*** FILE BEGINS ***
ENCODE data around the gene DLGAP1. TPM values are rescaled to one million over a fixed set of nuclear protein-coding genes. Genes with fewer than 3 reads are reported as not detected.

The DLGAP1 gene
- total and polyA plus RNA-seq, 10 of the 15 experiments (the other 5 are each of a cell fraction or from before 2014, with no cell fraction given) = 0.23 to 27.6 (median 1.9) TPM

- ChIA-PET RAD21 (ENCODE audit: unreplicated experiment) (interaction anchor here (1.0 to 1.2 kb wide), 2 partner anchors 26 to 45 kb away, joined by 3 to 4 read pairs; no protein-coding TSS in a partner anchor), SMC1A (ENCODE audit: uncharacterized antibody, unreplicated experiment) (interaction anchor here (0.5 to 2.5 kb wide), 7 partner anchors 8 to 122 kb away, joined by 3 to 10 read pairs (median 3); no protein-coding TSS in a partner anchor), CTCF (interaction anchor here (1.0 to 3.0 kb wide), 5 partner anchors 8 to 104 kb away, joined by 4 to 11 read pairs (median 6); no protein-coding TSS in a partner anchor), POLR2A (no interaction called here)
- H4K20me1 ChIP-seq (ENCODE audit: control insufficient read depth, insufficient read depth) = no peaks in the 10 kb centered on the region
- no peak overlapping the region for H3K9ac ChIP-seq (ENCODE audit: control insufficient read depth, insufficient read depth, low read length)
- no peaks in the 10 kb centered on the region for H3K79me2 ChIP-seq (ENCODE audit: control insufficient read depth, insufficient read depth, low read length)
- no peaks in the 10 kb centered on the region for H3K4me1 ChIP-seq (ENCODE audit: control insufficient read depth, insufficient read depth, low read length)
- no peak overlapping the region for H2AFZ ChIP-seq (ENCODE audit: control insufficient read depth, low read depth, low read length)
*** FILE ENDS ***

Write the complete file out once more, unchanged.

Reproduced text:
ENCODE data around the gene DLGAP1. TPM values are rescaled to one million over a fixed set of nuclear protein-coding genes. Genes with fewer than 3 reads are reported as not detected.

The DLGAP1 gene
- total and polyA plus RNA-seq, 10 of the 15 experiments (the other 5 are each of a cell fraction or from before 2014, with no cell fraction given) = 0.23 to 27.6 (median 1.9) TPM

- ChIA-PET RAD21 (ENCODE audit: unreplicated experiment) (interaction anchor here (1.0 to 1.2 kb wide), 2 partner anchors 26 to 45 kb away, joined by 3 to 4 read pairs; no protein-coding TSS in a partner anchor), SMC1A (ENCODE audit: uncharacterized antibody, unreplicated experiment) (interaction anchor here (0.5 to 2.5 kb wide), 7 partner anchors 8 to 122 kb away, joined by 3 to 10 read pairs (median 3); no protein-coding TSS in a partner anchor), CTCF (interaction anchor here (1.0 to 3.0 kb wide), 5 partner anchors 8 to 104 kb away, joined by 4 to 11 read pairs (median 6); no protein-coding TSS in a partner anchor), POLR2A (no interaction called here)
- H4K20me1 ChIP-seq (ENCODE audit: control insufficient read depth, insufficient read depth) = no peaks in the 10 kb centered on the region
- no peak overlapping the region for H3K9ac ChIP-seq (ENCODE audit: control insufficient read depth, insufficient read depth, low read length)
- no peaks in the 10 kb centered on the region for H3K79me2 ChIP-seq (ENCODE audit: control insufficient read depth, insufficient read depth, low read length)
- no peaks in the 10 kb centered on the region for H3K4me1 ChIP-seq (ENCODE audit: control insufficient read depth, insufficient read depth, low read length)
- no peak overlapping the region for H2AFZ ChIP-seq (ENCODE audit: control insufficient read depth, low read depth, low read length)